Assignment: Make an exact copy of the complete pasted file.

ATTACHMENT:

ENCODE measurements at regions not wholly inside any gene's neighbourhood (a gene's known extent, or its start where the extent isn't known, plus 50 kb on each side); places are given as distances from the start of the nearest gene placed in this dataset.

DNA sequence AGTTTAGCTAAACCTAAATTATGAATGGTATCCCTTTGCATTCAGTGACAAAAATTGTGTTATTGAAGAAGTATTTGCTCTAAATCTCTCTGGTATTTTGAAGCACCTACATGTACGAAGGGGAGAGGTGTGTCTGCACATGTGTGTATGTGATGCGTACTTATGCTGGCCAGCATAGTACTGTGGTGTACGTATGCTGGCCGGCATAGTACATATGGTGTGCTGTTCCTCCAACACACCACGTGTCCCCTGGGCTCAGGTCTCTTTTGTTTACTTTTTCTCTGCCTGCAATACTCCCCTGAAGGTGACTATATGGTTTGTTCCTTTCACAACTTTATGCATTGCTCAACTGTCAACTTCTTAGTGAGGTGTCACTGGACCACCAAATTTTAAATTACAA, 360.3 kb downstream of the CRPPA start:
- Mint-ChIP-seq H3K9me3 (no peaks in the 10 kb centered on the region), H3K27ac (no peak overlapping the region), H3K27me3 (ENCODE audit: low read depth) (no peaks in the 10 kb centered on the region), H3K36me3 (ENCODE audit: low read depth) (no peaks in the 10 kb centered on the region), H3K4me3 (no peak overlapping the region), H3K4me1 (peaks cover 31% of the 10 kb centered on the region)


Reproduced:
ENCODE measurements at regions not wholly inside any gene's neighbourhood (a gene's known extent, or its start where the extent isn't known, plus 50 kb on each side); places are given as distances from the start of the nearest gene placed in this dataset.

DNA sequence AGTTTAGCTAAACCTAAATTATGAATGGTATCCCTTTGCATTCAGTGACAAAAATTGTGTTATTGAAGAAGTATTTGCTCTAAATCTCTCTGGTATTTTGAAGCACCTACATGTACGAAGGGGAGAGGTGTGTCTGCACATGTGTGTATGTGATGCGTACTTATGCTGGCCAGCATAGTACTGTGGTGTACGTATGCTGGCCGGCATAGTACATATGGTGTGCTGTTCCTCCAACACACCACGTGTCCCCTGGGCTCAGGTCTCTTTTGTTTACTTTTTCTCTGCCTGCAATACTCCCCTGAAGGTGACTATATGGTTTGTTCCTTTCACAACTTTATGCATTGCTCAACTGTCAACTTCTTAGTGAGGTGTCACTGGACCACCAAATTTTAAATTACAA, 360.3 kb downstream of the CRPPA start:
- Mint-ChIP-seq H3K9me3 (no peaks in the 10 kb centered on the region), H3K27ac (no peak overlapping the region), H3K27me3 (ENCODE audit: low read depth) (no peaks in the 10 kb centered on the region), H3K36me3 (ENCODE audit: low read depth) (no peaks in the 10 kb centered on the region), H3K4me3 (no peak overlapping the region), H3K4me1 (peaks cover 31% of the 10 kb centered on the region)